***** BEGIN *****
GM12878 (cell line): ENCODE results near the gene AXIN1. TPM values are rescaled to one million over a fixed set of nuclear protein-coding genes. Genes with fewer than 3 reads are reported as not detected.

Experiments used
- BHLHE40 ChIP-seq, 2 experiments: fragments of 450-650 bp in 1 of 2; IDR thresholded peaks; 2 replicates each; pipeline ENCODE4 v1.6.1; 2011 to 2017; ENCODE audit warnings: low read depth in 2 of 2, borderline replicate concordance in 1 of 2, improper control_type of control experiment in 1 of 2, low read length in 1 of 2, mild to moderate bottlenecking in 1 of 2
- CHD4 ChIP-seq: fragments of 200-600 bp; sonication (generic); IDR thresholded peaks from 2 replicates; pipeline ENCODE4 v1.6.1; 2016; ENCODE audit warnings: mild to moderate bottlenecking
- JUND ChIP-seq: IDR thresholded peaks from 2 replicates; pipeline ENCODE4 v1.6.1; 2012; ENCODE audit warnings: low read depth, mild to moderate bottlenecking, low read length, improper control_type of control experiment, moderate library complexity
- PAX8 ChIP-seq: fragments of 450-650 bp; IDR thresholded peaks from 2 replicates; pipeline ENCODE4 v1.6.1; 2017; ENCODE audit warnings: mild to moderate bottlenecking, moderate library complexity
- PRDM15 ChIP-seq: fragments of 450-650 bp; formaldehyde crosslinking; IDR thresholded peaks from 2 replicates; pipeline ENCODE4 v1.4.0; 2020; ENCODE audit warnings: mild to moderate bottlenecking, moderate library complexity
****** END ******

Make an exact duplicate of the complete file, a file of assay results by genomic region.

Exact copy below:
GM12878 (cell line): ENCODE results near the gene AXIN1. TPM values are rescaled to one million over a fixed set of nuclear protein-coding genes. Genes with fewer than 3 reads are reported as not detected.

Experiments used
- BHLHE40 ChIP-seq, 2 experiments: fragments of 450-650 bp in 1 of 2; IDR thresholded peaks; 2 replicates each; pipeline ENCODE4 v1.6.1; 2011 to 2017; ENCODE audit warnings: low read depth in 2 of 2, borderline replicate concordance in 1 of 2, improper control_type of control experiment in 1 of 2, low read length in 1 of 2, mild to moderate bottlenecking in 1 of 2
- CHD4 ChIP-seq: fragments of 200-600 bp; sonication (generic); IDR thresholded peaks from 2 replicates; pipeline ENCODE4 v1.6.1; 2016; ENCODE audit warnings: mild to moderate bottlenecking
- JUND ChIP-seq: IDR thresholded peaks from 2 replicates; pipeline ENCODE4 v1.6.1; 2012; ENCODE audit warnings: low read depth, mild to moderate bottlenecking, low read length, improper control_type of control experiment, moderate library complexity
- PAX8 ChIP-seq: fragments of 450-650 bp; IDR thresholded peaks from 2 replicates; pipeline ENCODE4 v1.6.1; 2017; ENCODE audit warnings: mild to moderate bottlenecking, moderate library complexity
- PRDM15 ChIP-seq: fragments of 450-650 bp; formaldehyde crosslinking; IDR thresholded peaks from 2 replicates; pipeline ENCODE4 v1.4.0; 2020; ENCODE audit warnings: mild to moderate bottlenecking, moderate library complexity